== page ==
A report card from the European Commission on how well Kyiv is coming along in fulfilling EU requirements to start membership talks will likely arrive very soon.

As Kyiv Post reported on Sept. 21 – since June, Ukraine’s taken many steps to follow the EU’s instructions – and though it will be revealed for sure only when its written report is received – Kyiv has likely already done enough to kickstart membership negotiations.

“We think they will be positive,” Deputy Speaker of the Parliament Oleksandr Kornienko reiterated in a call with Kyiv Post on Thursday, Oct. 5.

If everything goes well, Kornienko predicts negotiations on Ukraine's EU membership will begin no later than January. Others have predicted as soon as December.


That said, membership talks themselves will likely take years – in the past, Kornienko’s said that he believes Ukraine could actually become a member by 2029 – but entering talks with the EU will already transform the relationship between Kyiv and the EU from something more top-down to something more cooperative, Ambassador of the EU to Ukraine Matti Maasiikas told European Truth in a Sept. 7 interview.

And as European Parliament President Roberta Metsola told British media, the EU could already begin taking concrete steps to more closely integrate Ukraine into the EU – including by removing trade tariffs, giving Ukrainians more access to European markets, opening access to European universities, and removing mobile phone roaming costs.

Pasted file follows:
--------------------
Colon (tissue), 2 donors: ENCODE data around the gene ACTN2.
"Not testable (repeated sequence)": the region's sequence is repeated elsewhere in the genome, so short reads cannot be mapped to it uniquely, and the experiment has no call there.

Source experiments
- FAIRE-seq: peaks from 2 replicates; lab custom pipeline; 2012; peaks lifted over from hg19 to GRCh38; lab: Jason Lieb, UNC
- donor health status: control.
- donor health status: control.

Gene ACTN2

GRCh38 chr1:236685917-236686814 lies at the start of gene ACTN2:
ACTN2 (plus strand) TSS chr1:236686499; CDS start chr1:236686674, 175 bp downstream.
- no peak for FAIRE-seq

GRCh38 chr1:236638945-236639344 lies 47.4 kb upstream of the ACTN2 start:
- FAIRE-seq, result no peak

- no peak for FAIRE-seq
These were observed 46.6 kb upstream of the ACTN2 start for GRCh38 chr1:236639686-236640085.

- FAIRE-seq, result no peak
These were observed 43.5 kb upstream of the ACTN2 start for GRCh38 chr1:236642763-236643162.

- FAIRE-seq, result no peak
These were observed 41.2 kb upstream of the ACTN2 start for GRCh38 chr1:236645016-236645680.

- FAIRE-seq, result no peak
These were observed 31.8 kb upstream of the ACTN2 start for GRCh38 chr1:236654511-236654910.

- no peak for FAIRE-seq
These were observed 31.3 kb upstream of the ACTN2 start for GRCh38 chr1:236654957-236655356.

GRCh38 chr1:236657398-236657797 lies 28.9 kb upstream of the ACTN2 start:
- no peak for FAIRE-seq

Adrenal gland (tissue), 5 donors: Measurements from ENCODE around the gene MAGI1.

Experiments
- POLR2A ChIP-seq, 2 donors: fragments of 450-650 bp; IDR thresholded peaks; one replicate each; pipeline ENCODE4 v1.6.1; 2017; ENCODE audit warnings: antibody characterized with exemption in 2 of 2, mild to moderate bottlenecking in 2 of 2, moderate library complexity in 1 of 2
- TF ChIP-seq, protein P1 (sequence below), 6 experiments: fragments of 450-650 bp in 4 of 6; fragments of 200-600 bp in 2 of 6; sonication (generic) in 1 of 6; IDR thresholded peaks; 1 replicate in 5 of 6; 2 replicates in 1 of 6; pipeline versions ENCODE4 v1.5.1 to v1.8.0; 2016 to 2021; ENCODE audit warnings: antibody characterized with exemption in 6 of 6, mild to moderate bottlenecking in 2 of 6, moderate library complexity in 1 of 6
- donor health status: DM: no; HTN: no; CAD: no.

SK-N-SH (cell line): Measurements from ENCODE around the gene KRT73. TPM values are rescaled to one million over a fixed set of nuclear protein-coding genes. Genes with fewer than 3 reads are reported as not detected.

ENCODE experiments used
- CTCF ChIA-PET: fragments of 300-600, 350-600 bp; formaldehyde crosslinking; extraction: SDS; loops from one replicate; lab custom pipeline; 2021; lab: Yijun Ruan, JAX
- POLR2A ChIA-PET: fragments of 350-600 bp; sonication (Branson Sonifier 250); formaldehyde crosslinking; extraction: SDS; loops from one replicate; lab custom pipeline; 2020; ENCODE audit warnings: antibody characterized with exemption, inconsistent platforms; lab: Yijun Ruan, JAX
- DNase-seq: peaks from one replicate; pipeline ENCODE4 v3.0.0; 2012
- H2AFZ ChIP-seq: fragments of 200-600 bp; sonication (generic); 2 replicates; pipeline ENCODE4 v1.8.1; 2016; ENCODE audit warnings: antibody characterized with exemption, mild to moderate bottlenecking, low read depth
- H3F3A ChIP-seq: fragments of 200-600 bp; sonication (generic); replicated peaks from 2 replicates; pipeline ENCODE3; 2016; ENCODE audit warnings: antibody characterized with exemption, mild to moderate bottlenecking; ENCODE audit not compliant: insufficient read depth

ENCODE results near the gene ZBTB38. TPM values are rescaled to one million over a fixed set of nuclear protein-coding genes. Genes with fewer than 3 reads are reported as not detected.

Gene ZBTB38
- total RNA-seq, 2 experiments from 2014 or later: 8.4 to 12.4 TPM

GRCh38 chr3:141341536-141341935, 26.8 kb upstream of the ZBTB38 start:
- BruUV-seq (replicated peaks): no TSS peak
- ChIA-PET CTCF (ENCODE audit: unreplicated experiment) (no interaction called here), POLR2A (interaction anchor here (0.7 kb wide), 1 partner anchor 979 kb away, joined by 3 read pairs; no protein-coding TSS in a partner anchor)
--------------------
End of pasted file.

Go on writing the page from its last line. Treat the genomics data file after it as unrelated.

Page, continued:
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The EU says this first tranche of funds will be used to finance the purchase of essential military equipment for Ukraine.

“If they (Ukrainians) are going fast, we should match that speed,” Metsola told The Guardian in an article published Sept. 26.

In early October, representatives of the European Commission led by High Commissioner for Foreign Affairs and Security Policy Josep Borrell came to Kyiv and met with Ukrainian parliamentarians to discuss Kyiv’s progress in implementing EU recommendations for seven areas of reform.


In an interim report in June, the European Commission had found that Kyiv had met two of its requirements – in the areas of judicial governance and media legislation – but that there was still work to be done in some other areas, like anti-corruption legislation and law pertaining to the treatment of national minorities.

Kornienko said that Ukraine’s European partners still have questions regarding its fight against money laundering and that they’re still waiting for Kyiv to adopt a law it passed on Sept. 20 – one requiring that officials that could be vulnerable to bribes publicly declare their assets.

As for legislation related to the rights of national minorities, although the parliament, the Verkhovna Rada, supported what it believed to be the necessary amendments on Sept. 21, Kornienko said that Kyiv still awaits the conclusions of the EU’s Venice Commission.

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